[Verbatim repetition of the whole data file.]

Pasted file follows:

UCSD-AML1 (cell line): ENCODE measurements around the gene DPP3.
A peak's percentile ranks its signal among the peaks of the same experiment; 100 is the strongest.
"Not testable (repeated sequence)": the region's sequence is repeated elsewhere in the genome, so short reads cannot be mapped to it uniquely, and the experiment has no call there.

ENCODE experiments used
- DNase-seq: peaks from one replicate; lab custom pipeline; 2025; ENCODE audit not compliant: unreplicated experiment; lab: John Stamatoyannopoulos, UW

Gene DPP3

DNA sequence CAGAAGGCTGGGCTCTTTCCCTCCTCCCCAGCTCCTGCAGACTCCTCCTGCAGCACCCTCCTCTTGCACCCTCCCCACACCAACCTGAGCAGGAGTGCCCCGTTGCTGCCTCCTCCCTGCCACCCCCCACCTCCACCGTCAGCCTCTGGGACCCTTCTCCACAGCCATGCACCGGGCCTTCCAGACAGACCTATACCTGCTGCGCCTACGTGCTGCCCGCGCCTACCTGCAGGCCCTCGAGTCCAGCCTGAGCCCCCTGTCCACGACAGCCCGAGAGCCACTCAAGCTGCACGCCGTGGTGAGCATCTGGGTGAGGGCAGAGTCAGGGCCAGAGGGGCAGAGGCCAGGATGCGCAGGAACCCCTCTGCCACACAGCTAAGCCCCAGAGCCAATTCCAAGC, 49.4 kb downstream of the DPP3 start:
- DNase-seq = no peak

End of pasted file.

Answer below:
UCSD-AML1 (cell line): ENCODE measurements around the gene DPP3.
A peak's percentile ranks its signal among the peaks of the same experiment; 100 is the strongest.
"Not testable (repeated sequence)": the region's sequence is repeated elsewhere in the genome, so short reads cannot be mapped to it uniquely, and the experiment has no call there.

ENCODE experiments used
- DNase-seq: peaks from one replicate; lab custom pipeline; 2025; ENCODE audit not compliant: unreplicated experiment; lab: John Stamatoyannopoulos, UW

Gene DPP3

DNA sequence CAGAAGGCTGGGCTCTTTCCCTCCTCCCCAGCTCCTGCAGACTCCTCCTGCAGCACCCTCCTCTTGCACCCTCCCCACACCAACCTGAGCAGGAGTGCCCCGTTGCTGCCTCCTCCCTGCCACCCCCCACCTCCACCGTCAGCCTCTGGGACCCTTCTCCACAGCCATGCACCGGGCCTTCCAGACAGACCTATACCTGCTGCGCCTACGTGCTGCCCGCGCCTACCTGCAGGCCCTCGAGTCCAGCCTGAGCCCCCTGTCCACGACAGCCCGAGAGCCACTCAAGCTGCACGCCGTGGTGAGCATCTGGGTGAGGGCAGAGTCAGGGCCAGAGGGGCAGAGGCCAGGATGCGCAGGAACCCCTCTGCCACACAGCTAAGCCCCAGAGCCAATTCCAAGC, 49.4 kb downstream of the DPP3 start:
- DNase-seq = no peak